This winter will mark 53 years since the last use of capital punishment in Northern Ireland. On 20 December 1961 Robert McGladdery became the last man to be hanged in Belfast’s Crumlin Road Gaol, for the murder of Pearl Gamble. The death penalty for murder was finally abolished in Northern Ireland on 25 July 1973.
However, depending on where you live, you can be beheaded for charges of sorcery, stoned for adultery, or hanged for drug smuggling. This is 2014, and the death penalty is still very much alive. Amnesty International’s annual death penalty report notes progress is being made in that, since 1991, the number of countries abolishing capital punishment has doubled, from 48 to 97.
But despite its fall in use, at least 3,357 people have been executed around the world in the last five years – not including thousands in China, where the execution record is a state secret.
Execution is the ultimate, irrevocable punishment, and the risk of executing an innocent person can never be eliminated. Since 1976, 143 US death row prisoners have been completely exonerated for their crimes. They were found innocent for a wide range of reasons: new DNA evidence, falsified witness statements, or even misconduct by prosecutors.
In countries like Iraq and Iran, the death penalty often follows convictions relying on forced ‘confessions’ extracted through torture. We have reliable information that prisoners sent to Iraq’s death row were beaten with cables and subjected to electric shocks. Any country that deals in torture before deciding to execute has almost certainly executed the innocent.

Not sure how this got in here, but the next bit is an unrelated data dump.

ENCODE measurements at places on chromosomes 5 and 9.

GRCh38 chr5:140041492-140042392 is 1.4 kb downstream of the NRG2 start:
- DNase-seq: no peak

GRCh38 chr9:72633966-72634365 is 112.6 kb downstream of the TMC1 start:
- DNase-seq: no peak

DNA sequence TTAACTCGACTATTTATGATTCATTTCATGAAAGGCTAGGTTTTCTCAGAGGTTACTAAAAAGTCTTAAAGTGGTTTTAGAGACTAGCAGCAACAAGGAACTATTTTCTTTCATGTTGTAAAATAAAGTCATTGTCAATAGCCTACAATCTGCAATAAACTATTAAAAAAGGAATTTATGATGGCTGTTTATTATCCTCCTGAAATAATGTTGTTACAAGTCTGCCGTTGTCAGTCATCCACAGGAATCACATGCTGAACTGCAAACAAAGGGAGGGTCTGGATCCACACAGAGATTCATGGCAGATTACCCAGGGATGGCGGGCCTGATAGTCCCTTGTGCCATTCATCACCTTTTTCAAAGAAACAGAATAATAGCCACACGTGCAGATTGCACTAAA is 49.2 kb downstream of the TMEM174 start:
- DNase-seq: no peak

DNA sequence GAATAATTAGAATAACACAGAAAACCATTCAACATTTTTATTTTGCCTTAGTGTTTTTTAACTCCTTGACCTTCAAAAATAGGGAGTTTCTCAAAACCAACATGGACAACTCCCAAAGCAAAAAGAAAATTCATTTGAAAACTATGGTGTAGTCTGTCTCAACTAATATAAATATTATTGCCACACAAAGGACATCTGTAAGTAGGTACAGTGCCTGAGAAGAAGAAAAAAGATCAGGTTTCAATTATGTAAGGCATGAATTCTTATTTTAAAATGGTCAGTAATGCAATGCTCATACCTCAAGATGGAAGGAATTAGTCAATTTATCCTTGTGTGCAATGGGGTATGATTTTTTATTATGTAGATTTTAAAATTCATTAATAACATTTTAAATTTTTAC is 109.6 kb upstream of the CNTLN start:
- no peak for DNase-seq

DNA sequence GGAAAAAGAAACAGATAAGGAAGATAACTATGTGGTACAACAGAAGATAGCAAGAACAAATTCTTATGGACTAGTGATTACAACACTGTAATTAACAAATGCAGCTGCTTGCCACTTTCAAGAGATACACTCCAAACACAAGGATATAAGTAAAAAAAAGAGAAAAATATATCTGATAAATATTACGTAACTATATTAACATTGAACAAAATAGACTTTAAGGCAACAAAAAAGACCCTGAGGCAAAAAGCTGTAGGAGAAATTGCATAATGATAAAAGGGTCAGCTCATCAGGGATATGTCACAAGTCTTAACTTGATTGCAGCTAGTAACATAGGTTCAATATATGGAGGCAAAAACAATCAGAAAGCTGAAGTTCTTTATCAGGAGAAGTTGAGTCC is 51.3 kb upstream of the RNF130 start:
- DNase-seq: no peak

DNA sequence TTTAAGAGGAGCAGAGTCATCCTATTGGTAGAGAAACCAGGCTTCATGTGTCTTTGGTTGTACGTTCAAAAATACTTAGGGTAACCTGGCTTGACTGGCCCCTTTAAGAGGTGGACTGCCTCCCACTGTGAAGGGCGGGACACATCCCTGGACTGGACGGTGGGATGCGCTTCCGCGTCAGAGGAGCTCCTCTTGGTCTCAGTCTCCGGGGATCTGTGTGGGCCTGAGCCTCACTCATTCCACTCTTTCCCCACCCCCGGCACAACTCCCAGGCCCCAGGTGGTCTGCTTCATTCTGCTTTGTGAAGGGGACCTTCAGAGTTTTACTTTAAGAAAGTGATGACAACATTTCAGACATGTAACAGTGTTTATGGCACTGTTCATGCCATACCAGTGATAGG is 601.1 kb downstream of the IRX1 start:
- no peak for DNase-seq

You’re more likely to be executed if you’re a member of a minority group within a country that executes. The death penalty disproportionately affects racial, ethnic and religious minorities, and those living in poverty.
It also badly affects those with mental health problems.
Today marks the 12th annual World Day Against the Death Penalty. Campaigners around the world are focusing their efforts this year on people with mental health problems who are on death row facing execution.
Last month, 70-year-old former Edinburgh resident Mohammad Asghar, who is on death row in Pakistan, was shot and wounded by a prison guard. The fact that his attacker was apparently a prison guard, the very person who should be providing protection, indicates that even on death row, someone accused of blasphemy is not safe from vigilante violence.
However, the question remains why he is on death row at all. A doctor in Edinburgh diagnosed Mr Asghar with paranoid schizophrenia in 2010 and he was sectioned under the Mental Health Act. Shortly after this, he moved to Pakistan where his family believe a dispute with a tenant led to him being convicted of blasphemy in 2014 and sentenced to death.
His crime? Writing letters in which he claimed to be the Prophet Mohammed. Blasphemy carries a potential death sentence under Pakistan law.
International standards state that the death penalty must not be imposed against people with mental illness. Despite his diagnosis in Scotland, the Court ruled that Mohammad Asghar was sane.
The fact that this paranoid schizophrenic man is on death row shows the scale of the global challenge which remains both in improving understanding of mental illness and of eradicating the use of capital punishment.
This case reflects a much wider pattern worldwide, including in Northern Ireland, – that prisons are de facto becoming the mental institutions of the 21st century.
As The Detail has reported, in 2011 the NI Assembly Health Committee was told “that of 5,000 prisoners treated in jail over the course of a year, some 1,000 would have a personality disorder, 130 a psychosis, 750 a neurosis, 712 an addiction, and that a further 12 prisoners would have attempted suicide in the previous seven days.”
There’s more information on the campaign to abolish the death penalty worldwide here.